Drogba puts Torres in the shade
Posted: 16 April 2012 Time: 11:04 am
Didier Drogba's 84 minute display was superb, but 10 seconds of Chelsea's 5-1 thrashing of Tottenham Hotspur should stand as proof that Roberto di Matteo must start him against Barcelona on Wednesday.
The Ivory Coast international may be 34 but his stunning goal at Wembley summed up why he should start against the Champions League holders – and extend his stay at Stamford Bridge The moment came shortly before the interval. The Blues had just survived a pair of let-offs at the back as Rafael van der Vaart had had a header cleared off the line and a delicious cross had just evaded Emmanuel Adebayor before striking the post. It had been a cagey opening, but if anyone was going to break the deadlock it was Spurs.
Then, John Terry launched a long ball forward, as a method of pressure relief more than attacking intent. Drogba took control with his back to goal, held off William Gallas, flicked it out to his left in a move that seemed to take him away from a threatening position, a notion he dispelled immediately with a dexterous swivel and superb shot past Carlo Cudicini.
The Ivorian may be 34, but his strike was timeless, trademark Drogba – and it summed up completely why Barcelona will fear him far more than Fernando Torres.
Much has been made of Torres' recent upturn in form, but all of it centres around its gradual nature. His work-rate, build-up play – smart crosses from the right wing, even. His goal to round off Chelsea's Premier League win at Aston Villa was an encouraging sign of instinct slowly returning, but slowly is clearly the operative word.
The Spaniard is still finding his feet again and carries a visible nervousness in front of the net. His talents are known but there is absolutely zero sense that he is on the verge of an explosive, game-changing moment of brilliance of the kind that Drogba produced at Wembley.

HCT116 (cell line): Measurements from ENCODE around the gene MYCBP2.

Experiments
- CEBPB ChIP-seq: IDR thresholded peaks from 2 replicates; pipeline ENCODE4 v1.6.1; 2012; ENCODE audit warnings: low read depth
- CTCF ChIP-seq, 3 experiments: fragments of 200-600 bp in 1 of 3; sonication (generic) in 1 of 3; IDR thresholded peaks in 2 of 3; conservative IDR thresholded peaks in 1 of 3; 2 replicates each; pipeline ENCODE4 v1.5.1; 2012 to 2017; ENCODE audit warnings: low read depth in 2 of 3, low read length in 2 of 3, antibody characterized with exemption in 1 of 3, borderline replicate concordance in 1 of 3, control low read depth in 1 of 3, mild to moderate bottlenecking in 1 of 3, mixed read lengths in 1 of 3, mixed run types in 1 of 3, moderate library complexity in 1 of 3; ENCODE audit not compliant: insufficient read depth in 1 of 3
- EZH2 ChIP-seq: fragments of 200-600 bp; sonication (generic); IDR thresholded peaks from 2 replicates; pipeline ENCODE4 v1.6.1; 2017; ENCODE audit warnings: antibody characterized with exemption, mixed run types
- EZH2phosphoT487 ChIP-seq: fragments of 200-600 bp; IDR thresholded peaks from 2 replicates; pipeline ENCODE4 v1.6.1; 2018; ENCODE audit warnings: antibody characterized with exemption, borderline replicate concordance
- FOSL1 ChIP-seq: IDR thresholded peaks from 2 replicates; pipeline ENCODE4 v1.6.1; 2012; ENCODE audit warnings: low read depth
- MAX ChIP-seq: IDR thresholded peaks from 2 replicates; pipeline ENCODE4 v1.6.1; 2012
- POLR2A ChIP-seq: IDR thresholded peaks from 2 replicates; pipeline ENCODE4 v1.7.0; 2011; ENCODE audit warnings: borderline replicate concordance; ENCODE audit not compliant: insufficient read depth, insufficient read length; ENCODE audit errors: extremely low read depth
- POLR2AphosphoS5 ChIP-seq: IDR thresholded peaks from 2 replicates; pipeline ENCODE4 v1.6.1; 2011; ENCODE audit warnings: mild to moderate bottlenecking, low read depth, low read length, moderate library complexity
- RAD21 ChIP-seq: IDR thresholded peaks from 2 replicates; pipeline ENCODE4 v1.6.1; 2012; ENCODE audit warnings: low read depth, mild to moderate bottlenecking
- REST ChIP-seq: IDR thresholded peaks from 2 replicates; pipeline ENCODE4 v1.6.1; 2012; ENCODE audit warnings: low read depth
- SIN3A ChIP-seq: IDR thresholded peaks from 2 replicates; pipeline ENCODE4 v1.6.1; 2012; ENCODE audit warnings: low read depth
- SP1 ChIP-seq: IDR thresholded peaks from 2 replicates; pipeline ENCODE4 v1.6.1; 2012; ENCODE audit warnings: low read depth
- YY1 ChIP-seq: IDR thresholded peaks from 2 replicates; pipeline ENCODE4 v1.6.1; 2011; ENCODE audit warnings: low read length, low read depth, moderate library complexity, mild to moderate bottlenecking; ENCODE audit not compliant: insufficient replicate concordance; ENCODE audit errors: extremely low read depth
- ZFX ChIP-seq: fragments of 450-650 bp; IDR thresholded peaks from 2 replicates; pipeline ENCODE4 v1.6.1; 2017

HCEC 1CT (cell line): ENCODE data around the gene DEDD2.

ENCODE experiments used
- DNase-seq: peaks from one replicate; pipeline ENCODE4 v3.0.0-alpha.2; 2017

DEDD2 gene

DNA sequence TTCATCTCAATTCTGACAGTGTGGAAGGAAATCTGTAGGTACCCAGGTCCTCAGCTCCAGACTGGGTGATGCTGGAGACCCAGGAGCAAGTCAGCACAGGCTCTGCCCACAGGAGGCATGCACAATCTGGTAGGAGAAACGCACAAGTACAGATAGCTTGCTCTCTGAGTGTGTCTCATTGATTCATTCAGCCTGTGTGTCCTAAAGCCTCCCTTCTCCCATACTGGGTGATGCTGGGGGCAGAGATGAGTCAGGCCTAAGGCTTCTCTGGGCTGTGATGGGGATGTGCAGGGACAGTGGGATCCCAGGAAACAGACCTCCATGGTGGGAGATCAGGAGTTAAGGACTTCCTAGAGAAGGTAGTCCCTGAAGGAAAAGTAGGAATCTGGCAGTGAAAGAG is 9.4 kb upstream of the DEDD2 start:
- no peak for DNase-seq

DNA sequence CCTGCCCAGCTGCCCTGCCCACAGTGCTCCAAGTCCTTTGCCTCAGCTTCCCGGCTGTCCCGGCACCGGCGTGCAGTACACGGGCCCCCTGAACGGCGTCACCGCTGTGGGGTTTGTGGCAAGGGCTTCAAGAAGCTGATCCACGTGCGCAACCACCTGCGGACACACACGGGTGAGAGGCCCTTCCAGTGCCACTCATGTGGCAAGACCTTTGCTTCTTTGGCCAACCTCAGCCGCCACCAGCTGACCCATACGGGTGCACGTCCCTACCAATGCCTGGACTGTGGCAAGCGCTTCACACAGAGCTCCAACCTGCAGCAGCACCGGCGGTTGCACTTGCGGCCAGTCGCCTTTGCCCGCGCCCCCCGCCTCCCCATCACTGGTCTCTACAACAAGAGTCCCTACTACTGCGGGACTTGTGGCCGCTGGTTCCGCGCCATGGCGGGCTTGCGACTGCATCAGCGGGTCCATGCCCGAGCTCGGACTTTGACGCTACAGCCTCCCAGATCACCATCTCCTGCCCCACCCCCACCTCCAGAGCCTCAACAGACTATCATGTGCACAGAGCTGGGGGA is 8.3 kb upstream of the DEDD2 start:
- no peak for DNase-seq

That is the key. Picking weaknesses in this totemic, era-defining Barcelona outfit may seem like pointing out a shred of unripped shirt on the sleeve of the Incredible Hulk, but the aura of impregnability in their defence has waned, and must be targeted by a genuinely threatening striker if any side is to profit against them.
If Drogba starts on Wednesday, Gerard Pique, Carles Puyol et al will be aware that his powers could flare at any moment. That lingering menace creates uncertainty which can be exploited.
He may not be as mobile as he once was, but Chelsea's bastionary battering ram has proved yet again that he can produce on the big occasion. It is a lesson already learned once this season when he blasted the Blues past Valencia in the crucial final game of the Champions League group stage.
As his age advances, Drogba's involvement across a whole season is of course decreasing, but it is for games like Wednesday's for which Di Matteo must save him. It is a policy which should continue into next year.
STILL GOT IT DROGBA'S CLUB SEASON IN STATS GAMES STARTED 20 AS SUBSTITUTE 8 GOALS 9 ASSISTS 3
As things stand, he will be a free agent in 76 days' time. Chelsea appear to have been waiting for Torres to suddenly come good and justify his elevation to being the central forward figure at Stamford Bridge, which would give a greater argument for letting Drogba move on, but that moment is clearly not going to come this season.
Daniel Sturridge also hopes to grow into a central role and that is an option that should be looked at as well, but he too is not ready to inherit it full-time this summer.
The Blues should be moving to tie Drogba down for at least one more year so that he can continue to provide the class and firepower when they need to be able to count on their striker most, while Torres and Sturridge (and, hopefully, Romelu Lukaku) take on greater responsibility over the course of the campaign.
With Financial Fair Play soon to be an issue, there would be no sense in Chelsea splashing out heavily on a Drogba-level striker, which they would need to do if he left, when they have one still on their books. Why a deal has not been struck yet is baffling, but there is time left to remedy it.
Di Matteo may not be the man in charge come the summer, of course, and his concerns are short-term ones for now, and his decision to take Drogba off for Torres once victory looked assured on Sunday seems to show that he has taken the hint.
Chelsea will have to rely on small moments of magic if they are to somehow edge past Barcelona over two legs, and Didier Drogba is still the man most ready to conjure them.